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  28. Adrian Currie, Narratives & Mechanisms.
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  29. Pierrick Bourrat, Time and Fitness in Evolutionary Transitions in Individuality.
    It is striking that the concept of fitness although fundamental in evolutionary theory, still remains ambiguous. I argue here that time, although usually neglected, is an important parameter in regards to the concept of fitness. I will show some of the benefits of taking it seriously using the example of recent debates over evolutionary transitions in individuality. I start from Okasha's assertion that once an evolutionary transition in individuality is completed an ontologically new level of selection emerges from lower levels (...)
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  30. Robert Fischer, TRUE Is False and Why It Matters.
    Here is a challenge to IBE's epistemic credentials. If a reason is an epistemic reason for a subject to believe a proposition, then that reason increases the likelihood of the proposition's truth. But IBE relies on considerations like simplicity which do not increase the likelihood that hypotheses are truth. So, the reasons given by inference to the best explanation are not epistemic reasons. I contend that this argument fails, but not because, e.g., simplicity is truth-conducive. Rather, I show that the (...)
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  31. Joan Roughgarden, Individual Based Models in Ecology: An Evaluation, or How Not to Ruin a Good Thing.
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  32. Matthew J. Barker & Joel D. Velasco (2014). Deep Conventionalism About Evolutionary Groups. Philosophy of Science 80 (5):971-982.
    We reject a widespread objectivism about kinds of evolutionary groups in favor of a new conventionalism. Surprisingly, being any one kind of evolutionary group typically depends on which of many incompatible values are taken by suppressed variables. This novel pluralism underlies almost any single evolutionary group concept, unlike familiar pluralisms claiming that multiple concepts of certain sorts are legitimate. Consequently, we must help objective facts determine which candidate evolutionary groups satisfy the definition of a given evolutionary group concept, regardless of (...)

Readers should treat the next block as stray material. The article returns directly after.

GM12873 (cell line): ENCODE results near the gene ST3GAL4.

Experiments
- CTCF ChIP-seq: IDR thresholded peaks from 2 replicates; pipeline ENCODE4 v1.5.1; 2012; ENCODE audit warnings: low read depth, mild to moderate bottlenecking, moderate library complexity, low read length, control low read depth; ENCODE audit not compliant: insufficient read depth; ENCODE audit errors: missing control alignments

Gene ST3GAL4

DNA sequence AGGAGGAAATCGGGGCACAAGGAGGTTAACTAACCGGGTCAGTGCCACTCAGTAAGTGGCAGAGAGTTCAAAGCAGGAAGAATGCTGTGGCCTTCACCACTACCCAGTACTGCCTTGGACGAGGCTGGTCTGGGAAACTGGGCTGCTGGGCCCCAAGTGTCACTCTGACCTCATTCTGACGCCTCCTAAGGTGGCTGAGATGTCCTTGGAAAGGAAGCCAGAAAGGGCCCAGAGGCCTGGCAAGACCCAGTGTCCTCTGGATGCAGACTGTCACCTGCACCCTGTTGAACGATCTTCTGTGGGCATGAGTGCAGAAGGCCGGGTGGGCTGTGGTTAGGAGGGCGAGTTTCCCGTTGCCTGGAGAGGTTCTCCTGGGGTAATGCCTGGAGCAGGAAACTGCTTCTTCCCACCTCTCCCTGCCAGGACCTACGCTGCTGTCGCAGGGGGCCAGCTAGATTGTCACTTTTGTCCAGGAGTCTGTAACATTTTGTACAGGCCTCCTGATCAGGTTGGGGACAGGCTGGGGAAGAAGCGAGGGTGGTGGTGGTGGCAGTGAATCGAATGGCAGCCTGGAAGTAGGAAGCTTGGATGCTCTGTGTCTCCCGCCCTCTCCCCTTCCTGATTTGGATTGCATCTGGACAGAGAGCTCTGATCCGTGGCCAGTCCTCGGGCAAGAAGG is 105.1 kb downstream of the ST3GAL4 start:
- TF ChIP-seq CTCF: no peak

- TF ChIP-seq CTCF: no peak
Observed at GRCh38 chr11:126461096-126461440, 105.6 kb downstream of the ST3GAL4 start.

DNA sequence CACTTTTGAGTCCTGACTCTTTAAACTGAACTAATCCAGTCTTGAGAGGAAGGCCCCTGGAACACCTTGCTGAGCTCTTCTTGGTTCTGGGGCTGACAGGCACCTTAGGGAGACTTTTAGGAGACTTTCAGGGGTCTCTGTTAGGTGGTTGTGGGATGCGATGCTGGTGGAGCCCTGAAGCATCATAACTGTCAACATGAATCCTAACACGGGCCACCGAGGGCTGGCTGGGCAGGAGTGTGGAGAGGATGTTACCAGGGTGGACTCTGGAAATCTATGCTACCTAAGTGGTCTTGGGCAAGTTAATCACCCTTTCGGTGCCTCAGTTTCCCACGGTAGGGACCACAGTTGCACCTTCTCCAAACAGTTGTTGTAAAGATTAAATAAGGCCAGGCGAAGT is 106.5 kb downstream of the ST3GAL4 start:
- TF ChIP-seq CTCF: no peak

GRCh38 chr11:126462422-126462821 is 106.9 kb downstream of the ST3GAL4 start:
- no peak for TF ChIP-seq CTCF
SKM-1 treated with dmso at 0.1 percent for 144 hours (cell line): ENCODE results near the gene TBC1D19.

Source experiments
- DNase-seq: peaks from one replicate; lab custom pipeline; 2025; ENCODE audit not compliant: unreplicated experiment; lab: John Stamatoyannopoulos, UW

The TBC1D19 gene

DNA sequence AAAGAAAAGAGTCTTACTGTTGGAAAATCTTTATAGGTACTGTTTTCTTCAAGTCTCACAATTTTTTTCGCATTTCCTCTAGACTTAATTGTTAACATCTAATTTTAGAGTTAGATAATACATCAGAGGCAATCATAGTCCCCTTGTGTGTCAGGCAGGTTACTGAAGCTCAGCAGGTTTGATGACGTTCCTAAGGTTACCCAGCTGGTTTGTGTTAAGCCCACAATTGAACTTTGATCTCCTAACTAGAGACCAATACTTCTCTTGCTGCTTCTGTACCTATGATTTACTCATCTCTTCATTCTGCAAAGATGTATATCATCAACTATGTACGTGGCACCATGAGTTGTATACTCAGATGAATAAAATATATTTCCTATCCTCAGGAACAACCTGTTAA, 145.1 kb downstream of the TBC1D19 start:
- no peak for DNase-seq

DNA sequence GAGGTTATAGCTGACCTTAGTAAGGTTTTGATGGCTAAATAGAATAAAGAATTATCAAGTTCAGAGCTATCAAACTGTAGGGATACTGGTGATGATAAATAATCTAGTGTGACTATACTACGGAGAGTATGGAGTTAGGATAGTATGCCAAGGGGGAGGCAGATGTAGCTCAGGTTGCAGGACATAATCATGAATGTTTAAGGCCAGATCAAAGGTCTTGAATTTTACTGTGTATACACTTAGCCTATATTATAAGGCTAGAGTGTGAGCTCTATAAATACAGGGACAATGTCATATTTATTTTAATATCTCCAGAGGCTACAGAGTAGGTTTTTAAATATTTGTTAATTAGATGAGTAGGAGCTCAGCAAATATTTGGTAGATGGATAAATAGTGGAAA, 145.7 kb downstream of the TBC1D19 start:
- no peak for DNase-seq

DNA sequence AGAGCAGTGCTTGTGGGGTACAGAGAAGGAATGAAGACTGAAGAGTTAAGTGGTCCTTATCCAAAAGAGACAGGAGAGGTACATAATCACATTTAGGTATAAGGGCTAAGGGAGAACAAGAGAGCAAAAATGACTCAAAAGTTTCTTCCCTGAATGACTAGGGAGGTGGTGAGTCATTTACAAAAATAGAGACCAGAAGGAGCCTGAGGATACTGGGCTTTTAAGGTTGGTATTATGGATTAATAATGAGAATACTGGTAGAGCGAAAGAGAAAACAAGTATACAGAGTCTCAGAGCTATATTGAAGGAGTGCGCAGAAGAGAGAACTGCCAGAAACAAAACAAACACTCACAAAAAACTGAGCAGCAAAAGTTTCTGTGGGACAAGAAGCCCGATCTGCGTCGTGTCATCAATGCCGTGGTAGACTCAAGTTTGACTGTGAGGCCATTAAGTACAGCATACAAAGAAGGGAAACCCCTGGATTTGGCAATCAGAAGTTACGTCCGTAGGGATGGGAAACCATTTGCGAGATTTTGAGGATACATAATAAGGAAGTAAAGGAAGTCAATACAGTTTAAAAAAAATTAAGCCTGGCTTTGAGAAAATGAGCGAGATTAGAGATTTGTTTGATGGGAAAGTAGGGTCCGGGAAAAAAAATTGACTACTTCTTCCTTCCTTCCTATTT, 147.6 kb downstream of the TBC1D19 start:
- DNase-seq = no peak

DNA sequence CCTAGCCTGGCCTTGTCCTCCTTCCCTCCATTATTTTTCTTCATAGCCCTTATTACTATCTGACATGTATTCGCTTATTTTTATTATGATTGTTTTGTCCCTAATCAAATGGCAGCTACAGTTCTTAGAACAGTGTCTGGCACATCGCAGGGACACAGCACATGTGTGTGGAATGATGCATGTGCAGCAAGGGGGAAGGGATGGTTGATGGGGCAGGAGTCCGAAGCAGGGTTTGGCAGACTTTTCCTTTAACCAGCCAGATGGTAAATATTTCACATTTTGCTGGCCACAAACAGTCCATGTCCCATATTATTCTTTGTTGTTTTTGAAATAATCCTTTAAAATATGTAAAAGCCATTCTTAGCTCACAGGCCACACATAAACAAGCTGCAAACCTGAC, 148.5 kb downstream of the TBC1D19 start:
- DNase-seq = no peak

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  33. Andrea Cappelli, Elena Castellani, Filippo Colomo & Paolo Di Vecchia, The Birth of String Theory: Introduction and Synopsis.
    This is a draft of the introduction to the collective volume "The birth of string theory" (CUP, 2012), including the book's index and preface. The book explores the history of the theory’s early stages of development, as told by its main protagonists. It journeys from the first version of the theory (the so-called Dual Resonance Model) in the late 1960s, as an attempt to describe the physics of strong interactions outside the framework of quantum field theory, to its reinterpretation around (...)
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  34. Adam Toon, Models, Sherlock Holmes and the Emperor Claudius.